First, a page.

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Which are the Most Volatile Commodities?

Published
Mar 1 2024
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In the intricate world of commodities, volatility is a double-edged sword: it presents both significant risk and potential reward. Commodities, by their very nature, are susceptible to wide price fluctuations due to a variety of factors including supply and demand dynamics, geopolitical tensions, environmental conditions, and economic indicators. This article delves into the most volatile commodities in the market, providing examples and insights into the factors that contribute to their unpredictability.

Energy Commodities: Crude Oil and Natural Gas

Among the most volatile commodities, energy sources like crude oil and natural gas stand out. Their prices can be highly sensitive to geopolitical events, changes in regulatory policies, technological advancements, and shifts in supply and demand. For example, crude oil prices have historically experienced significant volatility due to conflicts in oil-producing regions, OPEC decisions, and changes in energy consumption patterns. In recent months, the opposing influences of weak macroeconomic indicators and the unpredictability of the conflict in Gaza and the Red Sea have contributed to significant daily movements.

Natural gas is another energy commodity known for its price swings. Factors such as weather conditions—especially cold winters and hot summers—can greatly affect its demand for heating and cooling, respectively. Additionally, the increasing role of liquefied natural gas (LNG) in global trade has introduced more variables into the equation, affecting prices on a worldwide scale. Indeed, natural gas has been the most volatile commodity in recent times. The extreme high prices of 2021 and 2022 have since given way, but the legacy of those extreme price shocks remain. For example, when strikes were announced at key production sites in Australia in August last year, European gas prices jumped by over 20% in a single day, reflecting the remaining anxiety about another supply squeeze.

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Industrial Metals: Copper and Nickel

Shifting the focus tol metals, copper and nickel stand out for their high volatility, driven by different yet interconnected factors. Copper, often referred to as "Dr. Copper" for its ability to predict economic trends, is highly sensitive to industrial demand, geopolitical tensions, and supply chain disruptions. Its extensive use in electrical wiring, construction, and renewable energy technologies means that any shift in these sectors can significantly impact copper prices.

In this regard, a consistent theme in copper markets over the past 18 months has been the prospect of a recovery for the Chinese property sector. The industry previously provided a significant source of demand for copper, and the stuttering attempts to stimulate renewed investment in the sector since have led to swings in copper prices. At the same time, there is widespread acceptance that the long-term copper supply will fall far below projected demand given the global push towards green energy and electric vehicles, a factor which has kept prices elevated in spite of other uncertainties.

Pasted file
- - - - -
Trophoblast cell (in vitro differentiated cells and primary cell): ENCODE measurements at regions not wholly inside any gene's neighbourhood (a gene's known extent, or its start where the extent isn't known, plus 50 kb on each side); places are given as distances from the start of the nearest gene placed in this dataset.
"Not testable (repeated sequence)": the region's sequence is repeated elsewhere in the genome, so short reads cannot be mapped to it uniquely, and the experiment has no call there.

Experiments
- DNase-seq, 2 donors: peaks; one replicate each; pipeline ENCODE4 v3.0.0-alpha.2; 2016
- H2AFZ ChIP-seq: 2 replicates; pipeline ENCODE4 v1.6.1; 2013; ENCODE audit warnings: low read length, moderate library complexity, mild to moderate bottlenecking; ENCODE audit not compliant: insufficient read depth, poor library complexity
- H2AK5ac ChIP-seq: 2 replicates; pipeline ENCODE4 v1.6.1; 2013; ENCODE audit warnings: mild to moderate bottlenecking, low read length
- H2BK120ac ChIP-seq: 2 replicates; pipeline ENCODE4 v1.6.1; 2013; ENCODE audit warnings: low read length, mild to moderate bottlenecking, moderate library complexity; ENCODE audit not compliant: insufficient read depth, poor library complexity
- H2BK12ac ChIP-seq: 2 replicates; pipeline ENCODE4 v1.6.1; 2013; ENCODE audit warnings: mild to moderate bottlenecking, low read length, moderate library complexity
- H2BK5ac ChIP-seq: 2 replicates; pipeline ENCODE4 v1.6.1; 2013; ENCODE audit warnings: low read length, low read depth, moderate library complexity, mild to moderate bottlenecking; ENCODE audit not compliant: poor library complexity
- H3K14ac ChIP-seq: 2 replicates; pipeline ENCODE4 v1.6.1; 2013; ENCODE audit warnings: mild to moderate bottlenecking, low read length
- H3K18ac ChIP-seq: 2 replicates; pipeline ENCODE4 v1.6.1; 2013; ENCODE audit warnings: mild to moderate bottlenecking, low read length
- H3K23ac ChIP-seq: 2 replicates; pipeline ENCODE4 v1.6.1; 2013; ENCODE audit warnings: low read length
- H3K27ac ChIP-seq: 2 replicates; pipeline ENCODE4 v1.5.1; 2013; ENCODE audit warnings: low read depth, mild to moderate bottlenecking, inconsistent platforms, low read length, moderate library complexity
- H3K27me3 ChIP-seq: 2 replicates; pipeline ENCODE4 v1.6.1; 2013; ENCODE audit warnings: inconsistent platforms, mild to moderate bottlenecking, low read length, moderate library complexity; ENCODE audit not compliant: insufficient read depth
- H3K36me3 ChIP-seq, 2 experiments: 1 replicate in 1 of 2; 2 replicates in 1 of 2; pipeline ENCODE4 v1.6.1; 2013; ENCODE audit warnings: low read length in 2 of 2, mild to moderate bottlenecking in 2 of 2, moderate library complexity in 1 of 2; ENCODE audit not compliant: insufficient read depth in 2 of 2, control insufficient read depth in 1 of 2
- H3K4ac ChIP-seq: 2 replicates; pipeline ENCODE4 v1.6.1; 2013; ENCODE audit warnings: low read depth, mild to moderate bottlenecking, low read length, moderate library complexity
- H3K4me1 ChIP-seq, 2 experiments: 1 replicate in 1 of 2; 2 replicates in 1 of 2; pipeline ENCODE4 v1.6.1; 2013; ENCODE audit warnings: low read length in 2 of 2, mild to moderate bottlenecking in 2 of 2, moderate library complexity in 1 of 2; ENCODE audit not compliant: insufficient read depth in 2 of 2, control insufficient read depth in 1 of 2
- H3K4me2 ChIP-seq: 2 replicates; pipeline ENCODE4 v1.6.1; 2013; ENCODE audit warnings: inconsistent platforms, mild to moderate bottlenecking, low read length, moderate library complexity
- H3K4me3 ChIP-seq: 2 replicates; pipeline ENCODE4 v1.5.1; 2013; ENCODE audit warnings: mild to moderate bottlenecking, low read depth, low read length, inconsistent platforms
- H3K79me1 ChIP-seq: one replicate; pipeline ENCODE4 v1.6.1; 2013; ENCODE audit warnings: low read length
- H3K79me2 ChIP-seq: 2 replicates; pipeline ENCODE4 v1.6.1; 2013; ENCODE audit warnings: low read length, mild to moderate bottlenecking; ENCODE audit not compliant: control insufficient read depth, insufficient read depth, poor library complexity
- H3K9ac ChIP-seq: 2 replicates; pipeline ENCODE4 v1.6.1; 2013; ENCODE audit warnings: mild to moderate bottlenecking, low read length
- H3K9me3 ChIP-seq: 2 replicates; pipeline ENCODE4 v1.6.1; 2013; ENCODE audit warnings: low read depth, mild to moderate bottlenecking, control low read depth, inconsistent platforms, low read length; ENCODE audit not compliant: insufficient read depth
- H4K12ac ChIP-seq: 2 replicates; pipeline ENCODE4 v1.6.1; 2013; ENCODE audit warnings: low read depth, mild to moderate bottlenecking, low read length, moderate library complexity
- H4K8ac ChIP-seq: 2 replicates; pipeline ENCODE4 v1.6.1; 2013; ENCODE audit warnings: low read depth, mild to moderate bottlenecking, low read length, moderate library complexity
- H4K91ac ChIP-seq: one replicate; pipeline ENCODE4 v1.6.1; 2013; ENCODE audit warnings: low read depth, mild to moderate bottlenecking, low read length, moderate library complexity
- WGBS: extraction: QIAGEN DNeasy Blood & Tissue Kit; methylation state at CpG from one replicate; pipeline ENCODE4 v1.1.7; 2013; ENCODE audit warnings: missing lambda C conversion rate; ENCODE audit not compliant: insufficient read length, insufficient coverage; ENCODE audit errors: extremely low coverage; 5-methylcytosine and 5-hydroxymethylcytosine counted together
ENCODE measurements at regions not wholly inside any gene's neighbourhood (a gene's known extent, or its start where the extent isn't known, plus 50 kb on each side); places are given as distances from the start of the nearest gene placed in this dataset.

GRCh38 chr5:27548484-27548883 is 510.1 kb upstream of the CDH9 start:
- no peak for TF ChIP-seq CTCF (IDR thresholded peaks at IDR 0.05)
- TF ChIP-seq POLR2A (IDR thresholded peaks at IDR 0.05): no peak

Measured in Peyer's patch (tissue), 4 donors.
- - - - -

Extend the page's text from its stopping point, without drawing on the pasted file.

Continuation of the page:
Nickel, another key industrial metal, experiences price swings due to its critical role in stainless steel production and battery manufacturing. The growing demand for lithium-ion batteries, essential for electric vehicles and renewable energy storage, has placed additional pressure on nickel supplies, leading to price fluctuations. In recent years, Indonesia’s export ban, sanctions imposed on Russia, the March 2022 short squeeze and subsequent impact on LME nickel trading are just a few examples of events which have contributed to high volatility in nickel markets.

Agricultural Commodities: Coffee and Wheat

As a rule, agricultural commodities tend to be less volatile than energies, however this conventional wisdom has been disproved across a range of markets since the pandemic. At present, cocoa is the commodity which is omnipresent in market reporting due to its record breaking price climb which has included significant multi-percent day moves. As a general rule, however, coffee is the more volatile soft commodity of the two. Indeed, arabica coffee is the most volatile agricultural commodity which ChAI covers. Coffee prices can fluctuate wildly due to weather patterns in major producing countries like Brazil and Vietnam. A drought or excessive rain can significantly affect crop yields, leading to sharp price movements.

Wheat, a staple food grain, also sees its fair share of price volatility. Factors such as droughts, floods, and other extreme weather events in key growing regions can drastically alter supply forecasts and, hence, prices. In the past few years, however, it has often seemed that geopolitical events have been the dominant drivers of wheat volatility. Russia’s invasion of Ukraine in February 2024 sent CBOT wheat futures prices above $14 per bushel, around 150% higher than the current level, while the subsequent uncertainty over exports from the Black Sea region due to strategic importance of the agreed temporary grain corridor continued to impact volatility for over a year.

In the complex landscape of commodity markets, volatility emerges as a pivotal element, influenced by an array of factors such as geopolitical tensions, environmental conditions, and supply-demand dynamics. Through examining the intricate interplay of factors contributing to the volatility of these commodities, it becomes evident that while volatility presents challenges, it also offers opportunities for informed risk management strategies.

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